Jay J. Carberry
Jay J. Carberry, a retired merchant seaman and custodian, died of complications from a stroke Thursday at Liberty Medical Center in Baltimore.
The Pikesville resident was 64.
Mr. Carberry's career as a merchant seaman began in 1946 and was interrupted by Army service in 1950. He was a truck driver at Fort Meade, Fort Holabird and in Germany and was discharged in 1952 with the rank of corporal.
He returned to sea, working out of the National Maritime Union halls in Baltimore and New York City until he retired in 1983. He then went to work as a custodian for the Baltimore County school system, retiring in 1988.
Reared in Northwest Baltimore, he received his early education at St. Peter Claver parochial school on Fremont Avenue.
Known as J.C., Mr. Carberry enjoyed listening to classical music and opera.
He married the former Doris Reed, a librarian at The Sun, in 1956.
In addition to his wife, he is survived by two sisters, Dorothy B. Harris and Helen Byrd, both of Baltimore, and numerous nieces and nephews.
A viewing is set for 11:30 a.m. today, followed by services at noon at the Joseph L. Russ Funeral Home, 2222 W. North Ave. Interment will be in Garrison Forest Veterans Cemetery, 11501
Garrison Forest Road, Owings Mills. Lucia H. Fickenscher, a retired retirement benefits analyst for the Baltimore City pension system, died Sunday at Good Samaritan Hospital after a lengthy pulmonary illness.
Mrs. Fickenscher, who was 60, worked for the city's retirement system for 27 years, advancing to the position of supervisor.
She retired Aug. 25, 1989, because of illness.
At that time, then-Comptroller Hyman A. Pressman presented her with a merit award. In June 1987, she received a similar award for "splendid quality of public service" and was named an admiral of the Baltimore Harbor.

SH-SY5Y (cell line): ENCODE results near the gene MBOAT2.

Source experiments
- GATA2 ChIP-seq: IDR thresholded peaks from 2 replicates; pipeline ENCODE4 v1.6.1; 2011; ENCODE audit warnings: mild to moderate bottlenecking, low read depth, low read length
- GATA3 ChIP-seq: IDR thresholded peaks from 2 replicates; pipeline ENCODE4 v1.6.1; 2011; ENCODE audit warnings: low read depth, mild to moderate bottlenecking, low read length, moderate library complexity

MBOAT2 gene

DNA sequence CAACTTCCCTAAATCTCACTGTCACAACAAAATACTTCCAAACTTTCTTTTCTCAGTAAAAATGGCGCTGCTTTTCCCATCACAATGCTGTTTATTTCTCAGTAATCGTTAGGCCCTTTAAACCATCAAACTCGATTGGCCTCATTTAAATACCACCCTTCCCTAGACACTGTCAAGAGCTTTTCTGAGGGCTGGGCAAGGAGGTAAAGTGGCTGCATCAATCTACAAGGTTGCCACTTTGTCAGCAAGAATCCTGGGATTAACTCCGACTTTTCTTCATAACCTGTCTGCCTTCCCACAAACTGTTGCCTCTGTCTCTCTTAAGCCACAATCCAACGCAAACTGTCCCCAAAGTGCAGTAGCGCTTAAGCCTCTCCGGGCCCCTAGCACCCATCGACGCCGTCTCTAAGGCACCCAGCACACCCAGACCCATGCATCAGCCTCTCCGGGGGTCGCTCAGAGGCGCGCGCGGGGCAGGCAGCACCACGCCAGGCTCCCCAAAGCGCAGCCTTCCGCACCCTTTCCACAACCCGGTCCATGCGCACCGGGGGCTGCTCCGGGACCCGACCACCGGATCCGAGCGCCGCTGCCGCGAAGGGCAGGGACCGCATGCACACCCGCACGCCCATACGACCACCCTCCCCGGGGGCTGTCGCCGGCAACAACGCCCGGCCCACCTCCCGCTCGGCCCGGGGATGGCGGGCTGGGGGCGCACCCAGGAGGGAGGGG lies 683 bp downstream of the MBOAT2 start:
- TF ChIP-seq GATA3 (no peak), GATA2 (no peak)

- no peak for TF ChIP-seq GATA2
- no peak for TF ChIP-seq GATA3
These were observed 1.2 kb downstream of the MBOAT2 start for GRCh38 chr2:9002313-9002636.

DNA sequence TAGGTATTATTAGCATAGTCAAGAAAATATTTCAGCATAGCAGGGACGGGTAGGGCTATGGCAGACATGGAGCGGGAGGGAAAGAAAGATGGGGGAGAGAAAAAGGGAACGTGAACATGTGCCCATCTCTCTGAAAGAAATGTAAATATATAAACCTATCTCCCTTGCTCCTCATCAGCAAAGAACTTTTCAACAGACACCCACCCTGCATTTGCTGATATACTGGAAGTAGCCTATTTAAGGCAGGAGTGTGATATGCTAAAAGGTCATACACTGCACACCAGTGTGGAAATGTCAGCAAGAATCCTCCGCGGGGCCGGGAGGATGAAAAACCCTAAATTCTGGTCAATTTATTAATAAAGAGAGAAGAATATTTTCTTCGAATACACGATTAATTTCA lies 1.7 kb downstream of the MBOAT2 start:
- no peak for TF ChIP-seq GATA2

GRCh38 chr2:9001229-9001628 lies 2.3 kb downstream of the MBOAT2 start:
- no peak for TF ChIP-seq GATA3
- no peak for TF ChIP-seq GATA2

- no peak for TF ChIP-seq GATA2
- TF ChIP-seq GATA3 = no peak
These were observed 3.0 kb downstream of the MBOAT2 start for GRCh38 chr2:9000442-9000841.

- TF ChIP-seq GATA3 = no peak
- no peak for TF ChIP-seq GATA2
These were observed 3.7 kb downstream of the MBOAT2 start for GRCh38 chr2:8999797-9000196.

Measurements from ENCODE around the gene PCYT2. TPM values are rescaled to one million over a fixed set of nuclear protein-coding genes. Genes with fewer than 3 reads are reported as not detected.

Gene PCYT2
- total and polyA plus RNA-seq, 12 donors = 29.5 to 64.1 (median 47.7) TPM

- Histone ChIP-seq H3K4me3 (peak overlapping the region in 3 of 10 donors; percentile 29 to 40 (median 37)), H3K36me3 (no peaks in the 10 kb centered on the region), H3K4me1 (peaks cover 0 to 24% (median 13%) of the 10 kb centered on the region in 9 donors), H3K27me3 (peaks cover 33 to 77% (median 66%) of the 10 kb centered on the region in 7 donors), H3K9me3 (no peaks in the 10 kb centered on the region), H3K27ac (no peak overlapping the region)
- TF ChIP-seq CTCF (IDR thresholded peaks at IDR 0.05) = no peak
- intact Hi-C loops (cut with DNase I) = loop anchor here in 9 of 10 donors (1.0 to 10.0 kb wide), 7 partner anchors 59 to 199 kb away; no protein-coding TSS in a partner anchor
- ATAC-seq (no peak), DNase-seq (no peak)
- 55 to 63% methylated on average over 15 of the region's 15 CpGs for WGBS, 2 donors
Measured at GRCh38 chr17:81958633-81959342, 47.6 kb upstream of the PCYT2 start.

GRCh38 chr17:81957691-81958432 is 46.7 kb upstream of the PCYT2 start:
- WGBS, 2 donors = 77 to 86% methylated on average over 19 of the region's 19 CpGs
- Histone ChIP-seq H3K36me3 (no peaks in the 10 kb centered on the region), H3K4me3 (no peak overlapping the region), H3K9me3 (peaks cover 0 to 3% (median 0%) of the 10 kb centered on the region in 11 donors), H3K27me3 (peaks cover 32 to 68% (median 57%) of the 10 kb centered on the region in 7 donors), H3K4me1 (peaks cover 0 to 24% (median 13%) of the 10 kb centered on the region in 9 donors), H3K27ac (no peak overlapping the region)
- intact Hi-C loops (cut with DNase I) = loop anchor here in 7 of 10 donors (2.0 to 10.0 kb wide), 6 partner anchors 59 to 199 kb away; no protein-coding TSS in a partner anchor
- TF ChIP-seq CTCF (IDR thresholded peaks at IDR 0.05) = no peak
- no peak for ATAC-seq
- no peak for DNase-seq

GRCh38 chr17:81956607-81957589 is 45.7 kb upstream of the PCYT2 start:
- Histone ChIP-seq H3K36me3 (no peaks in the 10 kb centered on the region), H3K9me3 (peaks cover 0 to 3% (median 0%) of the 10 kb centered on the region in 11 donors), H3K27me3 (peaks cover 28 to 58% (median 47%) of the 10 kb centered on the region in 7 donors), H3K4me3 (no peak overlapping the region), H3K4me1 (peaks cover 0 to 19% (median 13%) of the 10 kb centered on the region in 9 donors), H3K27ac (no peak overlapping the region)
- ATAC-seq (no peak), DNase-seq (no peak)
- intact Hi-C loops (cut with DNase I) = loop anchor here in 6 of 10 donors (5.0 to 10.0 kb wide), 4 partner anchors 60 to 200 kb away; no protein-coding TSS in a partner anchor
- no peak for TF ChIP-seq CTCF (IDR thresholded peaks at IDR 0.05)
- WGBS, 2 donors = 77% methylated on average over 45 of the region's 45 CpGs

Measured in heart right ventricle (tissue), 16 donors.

The former Lucia Heaps was born in Baltimore and reared in Pylesville. At the age of 14, she moved to Baltimore with her family.
After the death of her father, Mrs. Fickenscher, the eldest of four daughters, was forced to leave Eastern High School to go to work. She took a job as a clerk in the city's retirement system in 1952 and obtained her high school equivalency diploma while she worked.
In 1958, she married William E. Fickenscher. Two years later, the couple moved from Charles Village to just north of the city line in Towson, and Mrs. Fickenscher left the city's employ to rear her two children. She returned to City Hall in September 1970 to work again for the retirement system.
In her retirement, despite her illness, Mrs. Fickenscher remained active in the community and volunteered at City Hall, Alcoholics Anonymous, Immanuel Lutheran Church, where she worshiped, and other organizations.
In addition to her city merit awards, she received a certificate from the Classified Municipal Employees Association in November 1988.
A memorial service was set for 2 p.m. today at Immanuel Lutheran Church, Loch Raven Boulevard and Belvedere Avenue, Baltimore.
In addition to her husband, she is survived by a son, Karl Fickenscher of Towson; a daughter, Lisa Fickenscher of Baltimore; and three sisters, M. Barton Heaps of Glen Rock, Pa., Alison H. Pena of New Orleans and Frances Heaps of Takoma Park.
The family suggested memorial contributions may be made to Bea Gaddy's Women and Children's Center.
Donald C. Houtz
Former steel worker
Donald C. Houtz, a former steelworker, died Monday of heart failure at his home on Highpoint Road in the Clearwater Beach section of Pasadena.
Mr. Houtz, 65, retired in 1981 after 37 years at the Bethlehem Steel Corp. plant at Sparrows Point.
A native of Glascob, Pa., he served in the Marine Corps during World War II.
Services were set for 9:30 a.m. today at the Gonce Funeral Home, 169 Riviera Drive, Riviera Beach.
He is survived by his wife, the former Florence Rasinski; a son, Fred Beckner of Tampa, Fla.; his mother, Anna Houtz of Baltimore; three brothers, Gary, Rod and Dale Houtz, all of Baltimore; two grandchildren and two great-grandchildren.